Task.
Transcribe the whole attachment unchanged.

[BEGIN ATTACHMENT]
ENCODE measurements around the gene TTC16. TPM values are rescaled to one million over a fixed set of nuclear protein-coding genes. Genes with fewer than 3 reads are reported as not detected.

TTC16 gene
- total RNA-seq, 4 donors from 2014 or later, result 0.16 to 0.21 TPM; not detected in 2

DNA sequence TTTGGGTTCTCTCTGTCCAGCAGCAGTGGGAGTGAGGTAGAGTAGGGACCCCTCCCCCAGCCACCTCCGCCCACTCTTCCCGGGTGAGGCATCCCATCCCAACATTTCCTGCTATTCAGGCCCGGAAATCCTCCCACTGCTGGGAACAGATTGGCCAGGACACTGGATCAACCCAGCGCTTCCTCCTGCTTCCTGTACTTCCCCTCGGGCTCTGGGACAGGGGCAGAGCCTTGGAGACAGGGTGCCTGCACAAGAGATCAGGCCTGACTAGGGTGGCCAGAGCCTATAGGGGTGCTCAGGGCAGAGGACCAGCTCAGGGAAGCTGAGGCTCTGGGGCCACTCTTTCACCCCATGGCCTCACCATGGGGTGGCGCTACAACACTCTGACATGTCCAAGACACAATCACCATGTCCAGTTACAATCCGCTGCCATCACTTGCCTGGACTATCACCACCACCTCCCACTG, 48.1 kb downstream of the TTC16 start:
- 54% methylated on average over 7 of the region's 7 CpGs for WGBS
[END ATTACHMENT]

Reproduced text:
ENCODE measurements around the gene TTC16. TPM values are rescaled to one million over a fixed set of nuclear protein-coding genes. Genes with fewer than 3 reads are reported as not detected.

TTC16 gene
- total RNA-seq, 4 donors from 2014 or later, result 0.16 to 0.21 TPM; not detected in 2

DNA sequence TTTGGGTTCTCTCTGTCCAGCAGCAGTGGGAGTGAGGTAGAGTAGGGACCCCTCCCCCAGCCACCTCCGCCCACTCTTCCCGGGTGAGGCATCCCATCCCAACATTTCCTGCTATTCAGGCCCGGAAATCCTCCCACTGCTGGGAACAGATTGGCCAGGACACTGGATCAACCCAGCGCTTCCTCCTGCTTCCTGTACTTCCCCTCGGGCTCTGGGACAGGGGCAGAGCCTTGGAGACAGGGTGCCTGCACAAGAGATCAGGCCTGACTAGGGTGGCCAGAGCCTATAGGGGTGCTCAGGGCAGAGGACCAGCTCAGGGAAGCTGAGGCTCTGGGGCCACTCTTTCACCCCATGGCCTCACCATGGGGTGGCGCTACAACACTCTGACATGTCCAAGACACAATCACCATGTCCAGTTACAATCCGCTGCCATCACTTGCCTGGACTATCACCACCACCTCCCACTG, 48.1 kb downstream of the TTC16 start:
- 54% methylated on average over 7 of the region's 7 CpGs for WGBS